By Chris Lawler
If you’ve ever crossed Painter Road while visiting Tyler to explore the Minshall and Pink Hill Trails, chances are you’ve come across the ruins of the South Farm barn. Just a standing corner remains today, with a stone arched opening hinting at the majesty of this once proud building.
The area known as South Farm began as a 50-acre tract of land purchased by Thomas Minshall in 1734. Future generations, namely the Painter Brothers, added land through various acquisitions, and the farm eventually grew to 130 acres. The property was always used as a tenant farm, and from the mid-1700s well into the next century, a number of farmers and families took up residency, worked the land for a few years, and then moved on.
In 1839, James Edwards, a ward of Jacob Minshall II since the age of 6, took up residency and ran the farm until his death in the early 1860s. His son, Milton, took over operations, and stayed there another 25 years until the property was sold at a sheriff’s auction to John J. Tyler, the highest bidder. Milton Edwards gained ownership of the land for a brief span of time before his financial hardships, and during this period the farm became known as Edwards’ Farm. The property was christened South Farm under the ownership of John J. Tyler, and it remained a tenant farm until it was abandoned in the 1930s.
The main buildings in the South Farm complex consisted of the barn, a small manor house, a springhouse and a smokehouse. An ice house was constructed in 1874 by John J. Tyler, a necessity as the farm was primarily a dairy farm by that point. Only a few bits and pieces from the foundations of these buildings can be found today, and they are best seen in the winter months when the foliage is gone and the under story is sparse. It wasn’t too long ago, however, that these buildings were still standing in a state that could be described proper ruins and structures…not too long ago on the Tyler timeline, that is.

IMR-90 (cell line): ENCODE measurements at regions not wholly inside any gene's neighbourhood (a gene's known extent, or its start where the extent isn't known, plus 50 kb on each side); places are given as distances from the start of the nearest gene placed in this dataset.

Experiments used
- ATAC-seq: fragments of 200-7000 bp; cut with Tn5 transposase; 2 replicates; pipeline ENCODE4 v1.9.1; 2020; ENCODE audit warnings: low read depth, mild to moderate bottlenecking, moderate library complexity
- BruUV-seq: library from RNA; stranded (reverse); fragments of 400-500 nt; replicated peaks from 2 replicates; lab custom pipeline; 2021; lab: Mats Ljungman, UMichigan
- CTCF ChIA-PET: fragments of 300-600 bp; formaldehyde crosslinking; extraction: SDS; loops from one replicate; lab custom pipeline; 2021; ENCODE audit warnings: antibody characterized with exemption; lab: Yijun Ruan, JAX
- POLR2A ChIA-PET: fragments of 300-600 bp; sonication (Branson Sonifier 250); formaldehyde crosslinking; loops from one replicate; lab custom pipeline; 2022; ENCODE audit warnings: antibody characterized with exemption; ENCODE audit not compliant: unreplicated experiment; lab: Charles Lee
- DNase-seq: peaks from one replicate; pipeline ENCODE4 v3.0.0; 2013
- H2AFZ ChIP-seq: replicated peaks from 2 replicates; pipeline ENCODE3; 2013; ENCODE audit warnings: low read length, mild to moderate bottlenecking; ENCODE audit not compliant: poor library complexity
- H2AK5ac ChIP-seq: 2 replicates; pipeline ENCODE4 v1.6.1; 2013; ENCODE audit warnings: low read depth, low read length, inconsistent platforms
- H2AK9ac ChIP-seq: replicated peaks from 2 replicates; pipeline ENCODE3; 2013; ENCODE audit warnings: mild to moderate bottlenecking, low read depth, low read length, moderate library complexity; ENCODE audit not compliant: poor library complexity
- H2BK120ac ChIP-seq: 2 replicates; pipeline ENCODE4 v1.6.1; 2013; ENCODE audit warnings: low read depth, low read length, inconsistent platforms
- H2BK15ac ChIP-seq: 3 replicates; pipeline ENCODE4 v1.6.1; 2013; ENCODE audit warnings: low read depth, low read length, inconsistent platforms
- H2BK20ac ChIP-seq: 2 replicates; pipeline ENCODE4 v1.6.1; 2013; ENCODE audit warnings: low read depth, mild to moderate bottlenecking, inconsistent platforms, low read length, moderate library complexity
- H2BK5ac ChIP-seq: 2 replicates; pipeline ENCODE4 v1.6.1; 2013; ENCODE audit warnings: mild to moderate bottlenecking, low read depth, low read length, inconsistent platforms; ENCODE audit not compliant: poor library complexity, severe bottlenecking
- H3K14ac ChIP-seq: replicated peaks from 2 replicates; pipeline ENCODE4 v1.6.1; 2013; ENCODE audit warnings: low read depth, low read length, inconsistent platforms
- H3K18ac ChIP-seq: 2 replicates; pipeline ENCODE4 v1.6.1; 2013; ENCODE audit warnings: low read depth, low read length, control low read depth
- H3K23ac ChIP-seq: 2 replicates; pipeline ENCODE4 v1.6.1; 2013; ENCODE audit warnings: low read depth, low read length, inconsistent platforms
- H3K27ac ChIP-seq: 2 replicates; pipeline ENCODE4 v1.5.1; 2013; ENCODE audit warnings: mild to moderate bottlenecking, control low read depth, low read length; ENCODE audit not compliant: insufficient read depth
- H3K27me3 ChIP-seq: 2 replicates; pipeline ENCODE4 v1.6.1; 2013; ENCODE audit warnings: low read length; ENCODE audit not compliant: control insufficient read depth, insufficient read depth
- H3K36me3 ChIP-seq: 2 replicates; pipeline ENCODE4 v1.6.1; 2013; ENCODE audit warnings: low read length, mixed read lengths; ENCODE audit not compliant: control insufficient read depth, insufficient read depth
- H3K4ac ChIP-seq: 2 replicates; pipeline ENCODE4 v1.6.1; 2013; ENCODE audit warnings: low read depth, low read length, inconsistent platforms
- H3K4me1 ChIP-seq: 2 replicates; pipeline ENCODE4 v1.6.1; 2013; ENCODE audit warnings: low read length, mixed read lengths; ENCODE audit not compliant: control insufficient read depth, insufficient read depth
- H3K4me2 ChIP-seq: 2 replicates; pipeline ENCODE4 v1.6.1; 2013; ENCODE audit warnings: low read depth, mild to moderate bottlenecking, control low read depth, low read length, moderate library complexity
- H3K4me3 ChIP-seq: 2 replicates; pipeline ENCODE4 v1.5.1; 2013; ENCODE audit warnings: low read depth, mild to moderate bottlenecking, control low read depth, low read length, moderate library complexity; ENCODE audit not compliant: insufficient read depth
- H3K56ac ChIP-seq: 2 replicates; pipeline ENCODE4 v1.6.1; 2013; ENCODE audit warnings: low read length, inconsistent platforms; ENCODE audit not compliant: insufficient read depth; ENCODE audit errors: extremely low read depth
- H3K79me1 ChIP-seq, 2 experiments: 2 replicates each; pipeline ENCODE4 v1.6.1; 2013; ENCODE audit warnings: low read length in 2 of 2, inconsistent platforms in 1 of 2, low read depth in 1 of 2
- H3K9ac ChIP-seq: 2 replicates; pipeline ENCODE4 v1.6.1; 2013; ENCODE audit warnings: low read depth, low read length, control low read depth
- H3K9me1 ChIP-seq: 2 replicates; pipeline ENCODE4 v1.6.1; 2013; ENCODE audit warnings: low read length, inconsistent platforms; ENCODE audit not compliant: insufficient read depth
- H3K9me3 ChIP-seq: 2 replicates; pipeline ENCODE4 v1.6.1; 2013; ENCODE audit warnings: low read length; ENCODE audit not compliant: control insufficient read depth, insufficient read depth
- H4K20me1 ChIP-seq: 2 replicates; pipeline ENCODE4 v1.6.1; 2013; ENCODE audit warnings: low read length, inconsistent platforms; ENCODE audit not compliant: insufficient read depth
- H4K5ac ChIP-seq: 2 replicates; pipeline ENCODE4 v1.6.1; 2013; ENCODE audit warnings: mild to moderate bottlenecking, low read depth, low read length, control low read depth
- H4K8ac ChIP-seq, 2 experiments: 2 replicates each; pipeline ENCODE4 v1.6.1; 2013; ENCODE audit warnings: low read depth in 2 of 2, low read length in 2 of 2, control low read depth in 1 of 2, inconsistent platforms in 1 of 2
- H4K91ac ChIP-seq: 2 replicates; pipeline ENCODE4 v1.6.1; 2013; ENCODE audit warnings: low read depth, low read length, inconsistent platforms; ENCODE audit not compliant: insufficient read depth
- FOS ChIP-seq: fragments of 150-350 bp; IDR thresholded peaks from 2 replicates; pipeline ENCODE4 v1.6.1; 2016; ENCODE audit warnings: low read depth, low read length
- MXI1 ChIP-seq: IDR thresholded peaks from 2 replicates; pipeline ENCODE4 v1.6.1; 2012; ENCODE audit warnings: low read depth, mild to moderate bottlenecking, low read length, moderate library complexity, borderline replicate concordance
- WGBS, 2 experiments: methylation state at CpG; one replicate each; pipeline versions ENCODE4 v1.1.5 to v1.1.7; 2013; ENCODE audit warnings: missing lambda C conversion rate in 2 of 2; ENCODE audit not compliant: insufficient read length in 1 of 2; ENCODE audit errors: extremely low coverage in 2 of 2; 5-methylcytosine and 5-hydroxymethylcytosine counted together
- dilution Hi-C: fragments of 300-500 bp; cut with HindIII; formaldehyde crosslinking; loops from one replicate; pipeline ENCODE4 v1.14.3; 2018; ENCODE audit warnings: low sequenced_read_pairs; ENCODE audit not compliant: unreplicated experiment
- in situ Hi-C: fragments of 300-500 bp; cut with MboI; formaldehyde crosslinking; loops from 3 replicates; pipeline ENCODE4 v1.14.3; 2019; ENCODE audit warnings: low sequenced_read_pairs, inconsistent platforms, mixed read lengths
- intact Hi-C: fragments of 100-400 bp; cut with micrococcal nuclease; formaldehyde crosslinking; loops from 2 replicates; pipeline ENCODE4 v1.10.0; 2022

I remember distinctly the first time I stumbled upon the South Farm barn as a teenager, perhaps 30 years ago. Those days, most things at Tyler were still brand new to me, so when a big shell of a building appeared on the trail, seemingly out of nowhere, the euphoria of discovery–and a twinge of reverence–washed over me. I walked inside over rubble and debris and stood in the middle, looking up at the blue sky (by that point the roof was long gone). The four walls seemed impossibly tall, and while I knew I was standing in the ghost of an old farm building, it sure felt like a cathedral to me.
I returned many times over the next few years, pausing on hikes to rest and to measure the decline of the structure. Red-back salamanders could always be found by lifting a rock, and every now and then a garter snake would make an appearance. The ravages of time persisted, and one day I returned to find it all gone, razed to the ground for the concerns of safety. We’re blessed that a small piece of it remains today.
The South Farm barn ruin is a comfortable walk from the Visitor’s Center and is quite easy to find. Some of the best times to visit are in the coming months, as the changing colors make a pleasant pallet against the stone archway. Please admire this treasure from a distance and tread gently, so hopefully this small window to another place and time at Tyler remains intact for many years to come.